Sisanda Ndinyana's legs were amputated below the knee after a school bus crash in February, but he still has world records - and Pretoria Paralympic hero Oscar Pistorius - in his sights.
On Thursday, when Sisanda got to meet the Paralympic champion and the man who has proved to be his inspiration, he looked Oscar up and down and told him to watch out - the boy from Buhle is coming after his record.
On February 11, a bus with 133 pupils, most of whom were from Buhle township near Katlehong, collided with a truck.
Linda Mahlangu, 19, a budding cricketer who often led the pupils in song as the bus weaved its way to school, lost his life in the crash and three pupils - Sisanda, 19, Bonisile Ntombela, 16, and Lucky Segobela, 16 - lost their legs.
On March 27, Sisanda was sitting on his bed at the family home while his mother and brother Songezo dressed his injuries. He had come home from hospital for the first time.
Outside the sounds of boys kicking a soccer ball could be heard. Sisanda was a midfielder who had hopes of playing for Kaizer Chiefs.
He had been watching the amazing feats of double-amputee athlete and world-record breaker 18-year-old Oscar on TV and had been inspired.
"I may not be able to play for Chiefs anymore, but I'm going to break his record," Sisanda vowed at the time.
Oscar, who lost both his legs when he was just 11 months old, yet on his prosthetic limbs incredibly still runs the 200m in 21,30 seconds, decided to meet the "competition" on Thursday.
He travelled to Buhle and found Sisanda, Bonisile and Lucky. The trio have been undergoing extensive rehabilitation to learn how to adapt to their disability.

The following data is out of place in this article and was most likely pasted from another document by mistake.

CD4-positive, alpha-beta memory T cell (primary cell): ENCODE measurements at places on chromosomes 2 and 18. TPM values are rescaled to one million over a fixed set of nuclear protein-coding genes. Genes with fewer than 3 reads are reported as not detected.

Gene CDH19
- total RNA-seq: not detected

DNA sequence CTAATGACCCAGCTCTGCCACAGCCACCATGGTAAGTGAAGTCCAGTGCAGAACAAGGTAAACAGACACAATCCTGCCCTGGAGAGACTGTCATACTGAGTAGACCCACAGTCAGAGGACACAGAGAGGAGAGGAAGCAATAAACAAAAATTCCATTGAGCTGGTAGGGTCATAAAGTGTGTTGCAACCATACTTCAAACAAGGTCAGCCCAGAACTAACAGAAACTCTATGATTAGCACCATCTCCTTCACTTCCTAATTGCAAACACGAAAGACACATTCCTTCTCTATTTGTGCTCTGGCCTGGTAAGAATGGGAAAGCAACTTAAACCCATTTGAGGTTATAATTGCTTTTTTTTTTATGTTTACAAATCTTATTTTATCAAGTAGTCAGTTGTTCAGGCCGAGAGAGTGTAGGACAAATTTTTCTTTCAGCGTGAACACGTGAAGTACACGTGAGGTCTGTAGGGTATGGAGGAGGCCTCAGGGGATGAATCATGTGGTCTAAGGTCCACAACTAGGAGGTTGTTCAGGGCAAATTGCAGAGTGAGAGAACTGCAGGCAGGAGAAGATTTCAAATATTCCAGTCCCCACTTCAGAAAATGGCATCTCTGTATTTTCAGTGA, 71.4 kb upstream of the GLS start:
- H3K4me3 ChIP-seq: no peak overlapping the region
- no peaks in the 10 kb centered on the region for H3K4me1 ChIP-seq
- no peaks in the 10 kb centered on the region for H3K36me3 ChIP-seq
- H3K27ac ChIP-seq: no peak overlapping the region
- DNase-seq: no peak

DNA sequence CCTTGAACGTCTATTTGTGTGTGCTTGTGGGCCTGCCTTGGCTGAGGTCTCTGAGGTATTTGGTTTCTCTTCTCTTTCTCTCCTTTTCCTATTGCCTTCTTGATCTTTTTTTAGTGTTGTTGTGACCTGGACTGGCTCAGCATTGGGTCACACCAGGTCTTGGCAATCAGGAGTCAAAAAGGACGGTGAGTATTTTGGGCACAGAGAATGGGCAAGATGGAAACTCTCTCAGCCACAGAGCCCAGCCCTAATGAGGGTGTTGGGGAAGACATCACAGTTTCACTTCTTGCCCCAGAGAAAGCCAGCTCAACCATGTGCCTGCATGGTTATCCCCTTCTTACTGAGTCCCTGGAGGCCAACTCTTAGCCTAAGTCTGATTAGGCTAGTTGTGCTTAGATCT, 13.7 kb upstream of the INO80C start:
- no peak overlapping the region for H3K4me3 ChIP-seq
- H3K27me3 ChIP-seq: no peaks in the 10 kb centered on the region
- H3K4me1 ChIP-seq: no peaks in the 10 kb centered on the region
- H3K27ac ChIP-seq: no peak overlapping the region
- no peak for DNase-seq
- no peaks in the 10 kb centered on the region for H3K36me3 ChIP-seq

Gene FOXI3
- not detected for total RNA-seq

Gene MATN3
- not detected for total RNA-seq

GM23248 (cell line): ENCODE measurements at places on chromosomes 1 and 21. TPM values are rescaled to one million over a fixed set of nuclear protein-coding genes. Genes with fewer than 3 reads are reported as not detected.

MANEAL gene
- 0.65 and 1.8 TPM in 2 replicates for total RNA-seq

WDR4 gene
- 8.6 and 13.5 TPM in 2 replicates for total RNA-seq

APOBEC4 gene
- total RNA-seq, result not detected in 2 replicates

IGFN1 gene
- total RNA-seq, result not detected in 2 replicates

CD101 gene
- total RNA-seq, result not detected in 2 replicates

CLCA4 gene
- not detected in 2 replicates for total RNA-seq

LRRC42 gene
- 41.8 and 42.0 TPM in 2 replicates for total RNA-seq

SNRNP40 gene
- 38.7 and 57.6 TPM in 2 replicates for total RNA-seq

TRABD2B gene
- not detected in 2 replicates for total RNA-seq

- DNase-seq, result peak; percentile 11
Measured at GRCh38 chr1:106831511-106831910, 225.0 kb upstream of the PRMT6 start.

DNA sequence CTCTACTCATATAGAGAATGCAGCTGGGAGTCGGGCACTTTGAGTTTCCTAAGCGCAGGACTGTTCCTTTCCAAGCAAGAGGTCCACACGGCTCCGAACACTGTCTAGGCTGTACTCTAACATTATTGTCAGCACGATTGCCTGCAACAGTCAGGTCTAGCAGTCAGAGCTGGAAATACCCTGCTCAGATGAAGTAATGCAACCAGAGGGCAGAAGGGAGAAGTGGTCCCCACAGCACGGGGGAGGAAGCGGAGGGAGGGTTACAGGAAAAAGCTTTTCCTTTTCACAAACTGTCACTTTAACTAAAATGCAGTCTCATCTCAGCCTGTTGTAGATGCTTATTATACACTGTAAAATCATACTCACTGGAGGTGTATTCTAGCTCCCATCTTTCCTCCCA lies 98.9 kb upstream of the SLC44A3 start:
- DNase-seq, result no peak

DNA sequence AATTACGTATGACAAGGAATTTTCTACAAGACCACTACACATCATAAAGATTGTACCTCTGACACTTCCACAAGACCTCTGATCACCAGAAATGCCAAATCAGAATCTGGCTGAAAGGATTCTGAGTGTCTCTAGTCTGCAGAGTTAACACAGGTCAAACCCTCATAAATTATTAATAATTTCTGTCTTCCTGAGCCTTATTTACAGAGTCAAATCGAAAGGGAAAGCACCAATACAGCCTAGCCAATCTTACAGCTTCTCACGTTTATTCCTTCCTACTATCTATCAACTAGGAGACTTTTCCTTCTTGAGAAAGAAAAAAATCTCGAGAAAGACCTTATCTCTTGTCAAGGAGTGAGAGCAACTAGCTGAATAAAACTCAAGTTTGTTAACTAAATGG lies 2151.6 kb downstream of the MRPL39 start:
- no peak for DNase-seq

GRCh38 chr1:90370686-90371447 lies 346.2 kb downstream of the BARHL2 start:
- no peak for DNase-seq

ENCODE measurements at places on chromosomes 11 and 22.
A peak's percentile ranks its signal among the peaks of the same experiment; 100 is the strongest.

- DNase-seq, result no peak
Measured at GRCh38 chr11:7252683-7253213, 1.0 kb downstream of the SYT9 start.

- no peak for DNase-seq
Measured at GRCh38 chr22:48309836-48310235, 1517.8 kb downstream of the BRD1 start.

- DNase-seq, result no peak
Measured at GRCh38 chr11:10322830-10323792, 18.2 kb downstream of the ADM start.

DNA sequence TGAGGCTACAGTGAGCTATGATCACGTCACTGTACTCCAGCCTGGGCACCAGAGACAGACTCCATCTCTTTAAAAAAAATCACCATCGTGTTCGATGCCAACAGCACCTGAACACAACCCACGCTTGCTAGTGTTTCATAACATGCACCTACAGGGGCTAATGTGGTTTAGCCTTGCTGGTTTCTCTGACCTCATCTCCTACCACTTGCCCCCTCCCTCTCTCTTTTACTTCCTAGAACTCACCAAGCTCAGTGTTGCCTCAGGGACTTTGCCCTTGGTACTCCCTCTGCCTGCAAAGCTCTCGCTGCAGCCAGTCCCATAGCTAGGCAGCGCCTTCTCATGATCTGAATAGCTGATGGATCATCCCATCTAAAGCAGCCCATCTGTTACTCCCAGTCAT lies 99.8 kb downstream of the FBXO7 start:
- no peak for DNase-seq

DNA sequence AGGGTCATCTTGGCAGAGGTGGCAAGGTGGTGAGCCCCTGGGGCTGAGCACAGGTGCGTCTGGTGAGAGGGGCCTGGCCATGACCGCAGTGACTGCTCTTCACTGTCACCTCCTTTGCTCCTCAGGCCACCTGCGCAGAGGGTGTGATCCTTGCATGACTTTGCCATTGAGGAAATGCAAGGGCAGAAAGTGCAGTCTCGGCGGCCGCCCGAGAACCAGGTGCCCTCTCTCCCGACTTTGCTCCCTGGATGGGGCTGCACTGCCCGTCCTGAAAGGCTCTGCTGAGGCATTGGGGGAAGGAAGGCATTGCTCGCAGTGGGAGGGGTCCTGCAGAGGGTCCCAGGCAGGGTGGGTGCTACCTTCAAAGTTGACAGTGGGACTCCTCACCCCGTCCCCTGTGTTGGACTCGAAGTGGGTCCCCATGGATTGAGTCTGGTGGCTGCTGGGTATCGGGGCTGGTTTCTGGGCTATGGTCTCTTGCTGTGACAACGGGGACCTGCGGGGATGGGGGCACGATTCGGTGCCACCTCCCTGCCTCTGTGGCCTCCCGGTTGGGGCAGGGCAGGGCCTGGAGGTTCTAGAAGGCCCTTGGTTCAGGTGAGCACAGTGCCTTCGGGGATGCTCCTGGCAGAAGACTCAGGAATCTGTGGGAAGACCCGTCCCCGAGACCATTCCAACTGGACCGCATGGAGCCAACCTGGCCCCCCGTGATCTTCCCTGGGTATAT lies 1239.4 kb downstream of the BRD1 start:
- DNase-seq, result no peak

At the beginning of this month - just five months after losing their legs - Sisanda and Bonisile got artificial ones. Lucky has been fitted with a left leg and is waiting for his right.
Oscar captured the world's imagination in his 200m qualifying heat at the Athens Paralympics Games when he fell at the start. Instead of giving up, he scrambled back on to his prosthetic limbs and caught the other athletes and then passed them, crossing the finishing line in 23,42 seconds - a double-amputee world record.
He holds the world record in the 100m, 200m and 400m sprints for double amputees and the 200m and 400m world record for single amputees.
"Keep up your positive attitude and we'll be running together," Oscar told Sisanda. "Besides, we need a fourth athlete for our relay team for Beijing 2008."
Sisanda, who is still wobbly, revealed his new legs, that looked like steel pipes.
"Those legs will take you places," said Oscar, rolling up his own trousers to reveal the upgrade model.
Sisanda, though, is still finding his feet as he struggles not to fall over.
Sisanda was on a bus, chatting to his friends about the school's upcoming athletics meeting, when the bus collided with a truck. He slipped into unconsciousness. But he lived. When he woke up, though, his legs were gone.
Now, his aim is to beat Oscar in a race. Oscar has his own dreams. He's studying matric and hopes to go into business.